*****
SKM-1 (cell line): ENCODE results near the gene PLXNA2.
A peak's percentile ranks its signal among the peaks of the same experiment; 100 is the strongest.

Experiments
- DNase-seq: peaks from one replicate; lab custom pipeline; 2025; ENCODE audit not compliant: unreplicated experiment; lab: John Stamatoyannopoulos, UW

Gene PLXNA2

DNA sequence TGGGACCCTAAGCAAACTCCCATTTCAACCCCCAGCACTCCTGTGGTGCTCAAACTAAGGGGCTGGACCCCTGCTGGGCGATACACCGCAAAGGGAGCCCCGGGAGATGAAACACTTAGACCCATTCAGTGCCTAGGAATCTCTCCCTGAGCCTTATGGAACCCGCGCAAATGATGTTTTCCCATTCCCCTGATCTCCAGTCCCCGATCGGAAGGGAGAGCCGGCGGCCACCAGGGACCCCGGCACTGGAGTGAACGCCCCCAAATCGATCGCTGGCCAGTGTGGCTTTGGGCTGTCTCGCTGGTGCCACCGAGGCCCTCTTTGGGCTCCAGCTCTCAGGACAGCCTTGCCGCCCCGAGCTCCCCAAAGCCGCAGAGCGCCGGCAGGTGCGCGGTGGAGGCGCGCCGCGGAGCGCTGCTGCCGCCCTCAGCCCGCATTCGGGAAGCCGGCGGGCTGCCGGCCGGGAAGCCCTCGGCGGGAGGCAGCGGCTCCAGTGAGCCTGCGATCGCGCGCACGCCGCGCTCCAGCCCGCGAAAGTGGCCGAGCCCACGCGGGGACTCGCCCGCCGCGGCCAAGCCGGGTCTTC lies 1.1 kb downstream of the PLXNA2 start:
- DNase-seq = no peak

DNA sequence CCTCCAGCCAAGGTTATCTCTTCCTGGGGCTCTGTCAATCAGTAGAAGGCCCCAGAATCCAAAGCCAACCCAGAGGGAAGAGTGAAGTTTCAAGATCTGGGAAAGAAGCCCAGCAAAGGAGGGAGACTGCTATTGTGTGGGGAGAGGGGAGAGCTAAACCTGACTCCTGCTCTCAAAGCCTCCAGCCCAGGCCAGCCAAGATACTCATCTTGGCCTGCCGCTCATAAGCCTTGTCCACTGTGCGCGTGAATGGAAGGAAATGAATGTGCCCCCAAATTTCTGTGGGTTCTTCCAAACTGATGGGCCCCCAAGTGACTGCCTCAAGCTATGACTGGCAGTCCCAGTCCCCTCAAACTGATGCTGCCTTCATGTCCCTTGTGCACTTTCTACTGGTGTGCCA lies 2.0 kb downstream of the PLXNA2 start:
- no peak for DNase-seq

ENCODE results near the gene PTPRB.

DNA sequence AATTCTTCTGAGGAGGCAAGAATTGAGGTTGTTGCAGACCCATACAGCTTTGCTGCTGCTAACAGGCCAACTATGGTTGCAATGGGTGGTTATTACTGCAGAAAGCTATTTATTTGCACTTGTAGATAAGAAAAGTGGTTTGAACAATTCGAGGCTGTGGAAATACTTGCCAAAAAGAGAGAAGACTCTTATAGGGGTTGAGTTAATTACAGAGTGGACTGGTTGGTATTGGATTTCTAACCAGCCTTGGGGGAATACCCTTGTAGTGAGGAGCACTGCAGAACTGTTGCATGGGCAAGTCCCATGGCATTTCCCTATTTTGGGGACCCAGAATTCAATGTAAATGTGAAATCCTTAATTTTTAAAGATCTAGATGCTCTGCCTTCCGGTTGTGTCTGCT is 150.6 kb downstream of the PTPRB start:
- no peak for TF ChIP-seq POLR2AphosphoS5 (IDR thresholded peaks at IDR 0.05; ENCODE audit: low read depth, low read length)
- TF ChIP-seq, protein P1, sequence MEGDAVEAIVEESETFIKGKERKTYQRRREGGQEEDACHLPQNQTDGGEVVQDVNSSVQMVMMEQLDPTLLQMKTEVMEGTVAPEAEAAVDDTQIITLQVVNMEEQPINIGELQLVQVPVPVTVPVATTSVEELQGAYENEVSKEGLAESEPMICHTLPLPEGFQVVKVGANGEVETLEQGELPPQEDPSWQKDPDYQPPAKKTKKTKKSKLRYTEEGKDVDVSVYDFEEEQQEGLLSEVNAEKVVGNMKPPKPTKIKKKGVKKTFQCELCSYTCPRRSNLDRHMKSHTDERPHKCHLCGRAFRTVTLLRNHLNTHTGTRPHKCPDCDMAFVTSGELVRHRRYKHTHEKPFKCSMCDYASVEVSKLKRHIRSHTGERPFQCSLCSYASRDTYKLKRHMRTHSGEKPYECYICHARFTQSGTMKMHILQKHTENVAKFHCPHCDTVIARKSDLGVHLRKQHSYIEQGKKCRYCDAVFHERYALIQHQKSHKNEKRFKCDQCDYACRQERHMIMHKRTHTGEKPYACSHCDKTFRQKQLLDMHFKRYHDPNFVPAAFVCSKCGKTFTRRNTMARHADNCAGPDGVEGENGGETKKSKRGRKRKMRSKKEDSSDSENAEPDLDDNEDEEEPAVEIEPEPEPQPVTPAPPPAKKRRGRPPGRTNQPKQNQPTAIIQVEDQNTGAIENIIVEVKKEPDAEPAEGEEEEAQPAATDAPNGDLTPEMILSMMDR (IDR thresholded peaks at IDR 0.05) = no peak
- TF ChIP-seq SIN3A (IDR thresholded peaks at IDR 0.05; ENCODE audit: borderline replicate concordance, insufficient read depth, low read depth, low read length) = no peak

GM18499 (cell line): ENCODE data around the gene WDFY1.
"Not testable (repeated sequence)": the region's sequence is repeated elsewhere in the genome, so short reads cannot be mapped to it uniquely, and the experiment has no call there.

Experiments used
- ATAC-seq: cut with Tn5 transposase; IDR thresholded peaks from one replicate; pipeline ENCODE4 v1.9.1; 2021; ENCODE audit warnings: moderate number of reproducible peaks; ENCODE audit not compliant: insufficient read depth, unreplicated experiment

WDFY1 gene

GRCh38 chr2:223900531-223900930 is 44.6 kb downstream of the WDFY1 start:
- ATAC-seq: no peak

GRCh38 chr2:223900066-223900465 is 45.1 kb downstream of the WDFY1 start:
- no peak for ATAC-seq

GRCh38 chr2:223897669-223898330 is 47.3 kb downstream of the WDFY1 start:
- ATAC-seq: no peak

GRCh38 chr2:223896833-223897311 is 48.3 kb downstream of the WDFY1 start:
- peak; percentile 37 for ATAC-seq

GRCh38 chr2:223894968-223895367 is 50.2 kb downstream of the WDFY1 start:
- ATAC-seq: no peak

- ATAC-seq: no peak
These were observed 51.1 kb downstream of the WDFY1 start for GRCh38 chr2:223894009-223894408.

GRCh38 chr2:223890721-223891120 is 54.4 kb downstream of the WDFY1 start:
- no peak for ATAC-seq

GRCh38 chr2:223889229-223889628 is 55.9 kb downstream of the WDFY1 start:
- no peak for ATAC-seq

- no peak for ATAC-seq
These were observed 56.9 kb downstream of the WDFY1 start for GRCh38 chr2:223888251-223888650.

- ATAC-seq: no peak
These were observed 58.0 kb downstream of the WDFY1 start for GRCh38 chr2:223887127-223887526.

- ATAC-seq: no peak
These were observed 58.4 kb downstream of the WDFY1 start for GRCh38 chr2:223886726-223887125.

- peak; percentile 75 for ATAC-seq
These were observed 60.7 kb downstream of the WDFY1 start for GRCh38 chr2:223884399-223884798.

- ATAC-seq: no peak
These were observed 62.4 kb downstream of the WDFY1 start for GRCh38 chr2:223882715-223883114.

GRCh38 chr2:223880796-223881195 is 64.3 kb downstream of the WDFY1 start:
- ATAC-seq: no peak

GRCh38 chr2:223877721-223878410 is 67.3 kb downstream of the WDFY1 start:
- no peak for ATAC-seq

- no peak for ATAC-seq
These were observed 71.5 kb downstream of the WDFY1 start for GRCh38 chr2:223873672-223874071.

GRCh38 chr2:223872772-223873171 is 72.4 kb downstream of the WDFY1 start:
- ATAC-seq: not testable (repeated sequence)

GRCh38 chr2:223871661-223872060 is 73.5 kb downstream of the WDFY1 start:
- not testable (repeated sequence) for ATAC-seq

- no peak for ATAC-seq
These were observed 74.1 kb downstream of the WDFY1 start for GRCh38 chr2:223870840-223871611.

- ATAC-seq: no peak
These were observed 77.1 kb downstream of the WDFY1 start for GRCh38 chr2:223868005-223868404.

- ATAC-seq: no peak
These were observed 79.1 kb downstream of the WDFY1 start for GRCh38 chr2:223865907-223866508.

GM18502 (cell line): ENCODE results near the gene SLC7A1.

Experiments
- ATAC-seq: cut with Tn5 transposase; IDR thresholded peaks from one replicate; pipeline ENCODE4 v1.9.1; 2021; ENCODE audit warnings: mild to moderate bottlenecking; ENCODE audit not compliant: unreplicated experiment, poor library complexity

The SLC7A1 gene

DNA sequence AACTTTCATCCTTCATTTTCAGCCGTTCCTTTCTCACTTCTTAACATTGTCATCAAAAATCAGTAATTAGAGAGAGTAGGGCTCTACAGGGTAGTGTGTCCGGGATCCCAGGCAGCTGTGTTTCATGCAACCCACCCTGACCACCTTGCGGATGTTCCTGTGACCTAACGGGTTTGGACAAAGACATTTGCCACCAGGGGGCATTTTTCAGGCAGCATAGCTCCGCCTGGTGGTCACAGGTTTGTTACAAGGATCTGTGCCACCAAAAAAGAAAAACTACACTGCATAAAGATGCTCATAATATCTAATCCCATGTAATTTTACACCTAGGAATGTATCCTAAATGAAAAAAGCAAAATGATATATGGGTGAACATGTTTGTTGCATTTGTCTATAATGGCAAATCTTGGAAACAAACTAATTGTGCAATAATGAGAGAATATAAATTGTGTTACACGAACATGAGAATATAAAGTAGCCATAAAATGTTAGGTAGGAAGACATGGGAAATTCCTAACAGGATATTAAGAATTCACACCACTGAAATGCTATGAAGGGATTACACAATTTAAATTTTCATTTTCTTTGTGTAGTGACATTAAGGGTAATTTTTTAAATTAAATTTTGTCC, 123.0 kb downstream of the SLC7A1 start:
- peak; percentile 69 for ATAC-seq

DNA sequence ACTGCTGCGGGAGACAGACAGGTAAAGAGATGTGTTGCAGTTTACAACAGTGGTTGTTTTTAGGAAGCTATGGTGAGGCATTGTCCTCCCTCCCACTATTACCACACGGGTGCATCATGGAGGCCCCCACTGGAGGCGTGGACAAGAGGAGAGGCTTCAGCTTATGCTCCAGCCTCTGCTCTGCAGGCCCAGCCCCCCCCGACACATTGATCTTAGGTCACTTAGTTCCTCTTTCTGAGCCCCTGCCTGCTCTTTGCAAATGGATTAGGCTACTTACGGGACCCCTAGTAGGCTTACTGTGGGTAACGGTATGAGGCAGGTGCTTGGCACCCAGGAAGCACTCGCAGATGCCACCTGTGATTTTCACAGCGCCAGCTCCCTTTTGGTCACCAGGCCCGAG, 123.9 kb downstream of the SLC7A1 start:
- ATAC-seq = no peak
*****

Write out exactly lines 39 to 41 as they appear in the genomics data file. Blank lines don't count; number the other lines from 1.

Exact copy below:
These were observed 58.0 kb downstream of the WDFY1 start for GRCh38 chr2:223887127-223887526.

- ATAC-seq: no peak
These were observed 58.4 kb downstream of the WDFY1 start for GRCh38 chr2:223886726-223887125.